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  • Wednesday, December 12, 2012


    Wind Blades: The “Fabric” of Our Clean Energy Future; GE, Virginia Tech, and NREL begin project that could change how wind blades are designed, manufactured, and installed.

    December 2, 2012 9Today’s Energy Solutions)

    “…[M]ost of the cost of electricity for wind [is] in the initial capital investments made in the wind turbines…[A new blade design from a GE, Virginia Polytechnic Institute & State University (Virginia Tech), and the National Renewable Energy Laboratory (NREL) $5.6M ARPA-E three-year research project could change the way wind blades are designed, manufactured, and installed and] substantially lower the cost of wind energy…[The] new blade design could reduce blade costs 25% to 40%, making wind energy as economical as fossil fuels without government subsidies…

    “GE’s research will focus on the use of architectural fabrics, which would be wrapped around a metal spaceframe, resembling a fishbone. Fabric would be tensioned around ribs which run the length of the blade and specially designed to meet the demands of wind blade operations. Conventional wind blades are constructed out of fiberglass, which is heavier and more labor and time-intensive to manufacture.”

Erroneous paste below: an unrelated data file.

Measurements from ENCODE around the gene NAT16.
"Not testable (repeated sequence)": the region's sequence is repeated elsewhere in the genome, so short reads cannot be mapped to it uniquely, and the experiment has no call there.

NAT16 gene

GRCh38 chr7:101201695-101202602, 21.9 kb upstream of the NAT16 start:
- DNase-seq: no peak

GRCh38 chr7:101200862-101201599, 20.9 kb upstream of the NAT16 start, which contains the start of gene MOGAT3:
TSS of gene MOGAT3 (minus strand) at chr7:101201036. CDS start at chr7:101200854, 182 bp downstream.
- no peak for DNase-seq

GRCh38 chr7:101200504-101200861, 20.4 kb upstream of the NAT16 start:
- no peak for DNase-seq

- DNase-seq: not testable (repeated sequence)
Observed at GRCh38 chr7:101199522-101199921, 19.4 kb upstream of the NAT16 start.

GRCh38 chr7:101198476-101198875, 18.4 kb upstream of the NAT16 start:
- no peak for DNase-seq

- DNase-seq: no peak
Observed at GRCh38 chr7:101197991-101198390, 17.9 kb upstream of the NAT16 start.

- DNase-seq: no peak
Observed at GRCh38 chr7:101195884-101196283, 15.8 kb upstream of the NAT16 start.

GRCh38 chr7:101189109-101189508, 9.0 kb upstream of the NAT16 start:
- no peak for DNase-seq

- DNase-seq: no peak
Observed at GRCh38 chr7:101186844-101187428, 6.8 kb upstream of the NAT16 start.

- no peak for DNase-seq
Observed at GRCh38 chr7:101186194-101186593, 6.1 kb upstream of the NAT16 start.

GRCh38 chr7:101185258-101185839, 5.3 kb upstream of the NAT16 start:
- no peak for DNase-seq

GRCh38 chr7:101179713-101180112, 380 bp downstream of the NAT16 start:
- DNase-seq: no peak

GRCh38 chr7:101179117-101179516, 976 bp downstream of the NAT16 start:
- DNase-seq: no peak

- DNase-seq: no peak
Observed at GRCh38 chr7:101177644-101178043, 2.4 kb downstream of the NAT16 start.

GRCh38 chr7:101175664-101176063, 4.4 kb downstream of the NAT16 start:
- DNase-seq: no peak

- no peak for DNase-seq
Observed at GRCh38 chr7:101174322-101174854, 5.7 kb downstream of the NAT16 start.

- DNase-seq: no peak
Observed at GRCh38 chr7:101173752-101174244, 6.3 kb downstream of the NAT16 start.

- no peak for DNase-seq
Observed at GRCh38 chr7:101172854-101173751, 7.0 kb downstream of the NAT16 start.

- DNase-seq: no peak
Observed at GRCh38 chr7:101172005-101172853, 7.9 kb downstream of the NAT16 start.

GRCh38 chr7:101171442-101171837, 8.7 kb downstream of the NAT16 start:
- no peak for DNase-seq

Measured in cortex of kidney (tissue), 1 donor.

“Advancements in blade technology will help spur the development of larger, lighter turbines that can capture more wind at lower wind speeds. Current technology doesn’t easily allow for construction of turbines that have rotor diameters exceeding 120 meters because of design, manufacturing, assembly, and transportation [costs and] constraints…GE’s new fabric-based technology…components could be built and assembled on site…

    “…[T]o achieve the national goal of 20% wind power in the U.S., wind blades would need to grow by 50%...Lighter fabric blades could make this goal attainable…The use of fabrics to reduce weight and provide a cost-effective cover dates back to the World War I era, when it was used on airplanes…GE has already begun using [an advanced, more rugged and reliable] spaceframe/tension fabric design in the construction of wind towers for better aesthetics, cost, and protection…GE’s blade architecture will be built to achieve a 20 year life with no regular maintenance to tension fabrics required.”


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